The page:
1.4. Mmiotrace

Mmiotrace is a tool for trapping [http://en.wikipedia.org/wiki/IO_port memory mapped IO] (MMIO) accesses within the kernel. Since MMIO is used by drivers, this tool can be used for debugging and especially for reverse engineering binary drivers.

Code: [http://git.kernel.org/git/?p=linux/kernel/git/torvalds/linux-2.6.git;a=commit;h=8b7d89d02ef3c6a7c73d6596f28cea7632850af4 (commit)], Documentation: [http://git.kernel.org/git/?p=linux/kernel/git/torvalds/linux-2.6.git;a=commit;h=c6c67c1afcce71335b18ed8769b1165c468bfb03 (commit)]

==Voltage and Current Regulator == This framework is designed to provide a generic interface to voltage and current regulators. The intention is to allow systems to dynamically control regulator output in order to save power and prolong battery life. This applies to both voltage regulators (where voltage output is controllable) and current sinks (where current output is controllable). This framework is designed around SoC based devices and has also been designed against two Power Management ICs (PMICs) currently on the market - namely the Freescale MC13783 and the Wolfson WM8350, however it is quite generic and should apply to all PMICs.

Code: [http://git.kernel.org/git/?p=linux/kernel/git/torvalds/linux-2.6.git;a=commit;h=571a354b1542a274d88617e1f6703f3fe7a517f1 (commit 1], [http://git.kernel.org/git/?p=linux/kernel/git/torvalds/linux-2.6.git;a=commit;h=e2ce4eaa76214f65a3f328ec5b45c30248115768 2], [http://git.kernel.org/git/?p=linux/kernel/git/torvalds/linux-2.6.git;a=commit;h=414c70cb91c445ec813b61e16fe4882807e40240 3], [http://git.kernel.org/git/?p=linux/kernel/git/torvalds/linux-2.6.git;a=commit;h=48d335ba3164ce99cb8847513d0e3b6ee604eb20 4], [http://git.kernel.org/git/?p=linux/kernel/git/torvalds/linux-2.6.git;a=commit;h=4b74ff6512492dedea353f89d9b56cb715df0d7f 5], [http://git.kernel.org/git/?p=linux/kernel/git/torvalds/linux-2.6.git;a=commit;h=4c1184e85cb381121a5273ea20ad31ca3faa0a4f 6], [http://git.kernel.org/git/?p=linux/kernel/git/torvalds/linux-2.6.git;a=commit;h=c080909eef2b3e7fba70f57cde3264fba95bdf09 7], [http://git.kernel.org/git/?p=linux/kernel/git/torvalds/linux-2.6.git;a=commit;h=6392776d262fcd290616ff5e4246ee95b22c13f0 8], [http://git.kernel.org/git/?p=linux/kernel/git/torvalds/linux-2.6.git;a=commit;h=8e6f0848be83c5c406ed73a6d7b4bfbf87880eec 9], [http://git.kernel.org/git/?p=linux/kernel/git/torvalds/linux-2.6.git;a=commit;h=ba7e4763437561763b6cca14a41f1d2a7def23e2 10], [http://git.kernel.org/git/?p=linux/kernel/git/torvalds/linux-2.6.git;a=commit;h=e7d0fe340557b202dc00135ab3cc877db794a01f 11], [http://git.kernel.org/git/?p=linux/kernel/git/torvalds/linux-2.6.git;a=commit;h=e8695ebe5568921c41c269f4434e17590735865c 12], [http://git.kernel.org/git/?p=linux/kernel/git/torvalds/linux-2.6.git;a=commit;h=e941d0ce532daf8d8610b2495c06f787fd587b85 13], [http://git.kernel.org/git/?p=linux/kernel/git/torvalds/linux-2.6.git;a=commit;h=0eb5d5ab3ec99bfd22ff16797d95835369ffb25b 14)]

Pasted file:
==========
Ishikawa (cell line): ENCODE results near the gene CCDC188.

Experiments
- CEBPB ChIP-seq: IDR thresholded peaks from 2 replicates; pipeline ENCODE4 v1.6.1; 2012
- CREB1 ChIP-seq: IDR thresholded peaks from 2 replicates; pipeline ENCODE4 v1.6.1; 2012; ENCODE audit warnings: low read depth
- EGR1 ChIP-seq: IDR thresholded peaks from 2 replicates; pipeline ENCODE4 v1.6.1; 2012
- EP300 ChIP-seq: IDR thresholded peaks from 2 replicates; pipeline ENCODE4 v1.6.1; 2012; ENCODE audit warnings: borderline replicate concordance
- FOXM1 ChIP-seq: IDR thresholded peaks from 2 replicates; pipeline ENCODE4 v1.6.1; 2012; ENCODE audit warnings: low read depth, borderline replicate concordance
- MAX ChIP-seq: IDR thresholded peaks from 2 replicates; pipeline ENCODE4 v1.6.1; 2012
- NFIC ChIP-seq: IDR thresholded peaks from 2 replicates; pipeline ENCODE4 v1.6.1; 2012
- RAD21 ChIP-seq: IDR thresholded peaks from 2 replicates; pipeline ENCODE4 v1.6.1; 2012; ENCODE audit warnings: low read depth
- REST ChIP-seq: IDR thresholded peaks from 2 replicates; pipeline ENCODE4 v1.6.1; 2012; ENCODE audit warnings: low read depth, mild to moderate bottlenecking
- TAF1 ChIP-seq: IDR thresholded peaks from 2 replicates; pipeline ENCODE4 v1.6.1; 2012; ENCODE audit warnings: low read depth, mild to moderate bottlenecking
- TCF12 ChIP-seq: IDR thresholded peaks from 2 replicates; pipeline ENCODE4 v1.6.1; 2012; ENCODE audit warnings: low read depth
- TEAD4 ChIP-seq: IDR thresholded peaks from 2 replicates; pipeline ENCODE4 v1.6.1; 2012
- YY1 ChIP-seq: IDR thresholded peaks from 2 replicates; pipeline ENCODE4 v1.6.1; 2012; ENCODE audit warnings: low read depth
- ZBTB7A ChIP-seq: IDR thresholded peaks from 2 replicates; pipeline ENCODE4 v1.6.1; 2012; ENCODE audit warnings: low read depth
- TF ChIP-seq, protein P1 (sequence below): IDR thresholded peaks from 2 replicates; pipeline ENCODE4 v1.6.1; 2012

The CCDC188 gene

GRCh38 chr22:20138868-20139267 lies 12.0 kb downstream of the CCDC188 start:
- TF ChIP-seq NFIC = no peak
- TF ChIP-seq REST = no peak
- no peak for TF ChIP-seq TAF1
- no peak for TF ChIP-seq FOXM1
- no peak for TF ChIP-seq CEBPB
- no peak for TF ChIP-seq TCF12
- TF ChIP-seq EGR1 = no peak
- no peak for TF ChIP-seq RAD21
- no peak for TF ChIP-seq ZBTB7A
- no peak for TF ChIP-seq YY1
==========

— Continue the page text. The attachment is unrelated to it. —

1.5. Lockless page cache and get_user_pages()

The page cache is the place where the kernel keeps in RAM a copy of a file to improve performance by avoiding disk I/O when the data that needs to be read is already on RAM. Each "mapping", which is the data structure that keeps track of the correspondence between a file and the page cache, is SMP-safe thanks to its own lock. So when different processes in different CPUs access different files, there's no lock contention, but if they access the same file (shared libraries for example), they can hit some contention on that lock. In 2.6.27, thanks to some rules on how the page cache can be used and the usage of RCU, the page cache will be able to do lookups (ie., "read" the page cache) without needing to take the mapping lock, and hence improving scalability.

Code: [http://git.kernel.org/git/?p=linux/kernel/git/torvalds/linux-2.6.git;a=commit;h=47feff2c8eefe85099f87c43d3096855f0085ca0 (commit 1], [http://git.kernel.org/git/?p=linux/kernel/git/torvalds/linux-2.6.git;a=commit;h=e286781d5f2e9c846e012a39653a166e9d31777d 2], [http://git.kernel.org/git/?p=linux/kernel/git/torvalds/linux-2.6.git;a=commit;h=a60637c85893e7191faaafa6a72e197c24386727 3)]

Lockless get_user_pages(): get_user_pages() is a function used in direct I/O operations to pin the userspace memory that is going to be transferred. It's a complex function that requires to hold the mmap_sem semaphore in the mm_struct struct of the process and the page table lock. This is a scalability problem when there're several processes using get_user_pages in the same address space (for example, databases that do Direct I/O), because there will be lock contention. In 2.6.27, a new get_user_pages_fast() function has been introduced, which does the same work that get_user_pages() does, but its simplified to speed up the most common workloads that exercise those paths within the same address space. This new function can avoid taking the mmap_sem semaphore and the page table locks in those cases. Benchmarks showed a 10% speedup running a OLTP workload with a IBM DB2 database in a quad-core system

Code: [http://git.kernel.org/git/?p=linux/kernel/git/torvalds/linux-2.6.git;a=commit;h=21cc199baa815d7b3f1ace4be20b9558cbddc00f (commit 1], [http://git.kernel.org/git/?p=linux/kernel/git/torvalds/linux-2.6.git;a=commit;h=8174c430e445a93016ef18f717fe570214fa38bf 2], [http://git.kernel.org/git/?p=linux/kernel/git/torvalds/linux-2.6.git;a=commit;h=f5dd33c494a427b1d1a3b574de5c9e511c888864 3], [http://git.kernel.org/git/?p=linux/kernel/git/torvalds/linux-2.6.git;a=commit;h=bc40d73c950146725e9e768e856a416ec8949065 4], [http://git.kernel.org/git/?p=linux/kernel/git/torvalds/linux-2.6.git;a=commit;h=652ea695364142b2464744746beac206d050ef19 5], [http://git.kernel.org/git/?p=linux/kernel/git/torvalds/linux-2.6.git;a=commit;h=30002ed2e41830ec03ec3e577ad83ac6b188f96e 6)]

2. Architecture-specific changes

(commit)]

3. Crypto

4. Drivers

4.1. Graphics

4.2. Network

4.3. SCSI

4.4. Sound

4.5. V4L/DVB

4.6. Input

4.7. MTD

4.8. RTC

4.9. WATCHDOG

5. External Links

If you want to know what is waited before this kernelnewbies summary is completed, you can read

* A wireless 2.6.27 feature-list at [http://wireless.kernel.org/News/kernel-2.6.27 Linux Wireless]


CategoryReleases

KernelNewbies: Linux_2_6_27 (last edited 2008-09-18 17:47:54 by diegocalleja)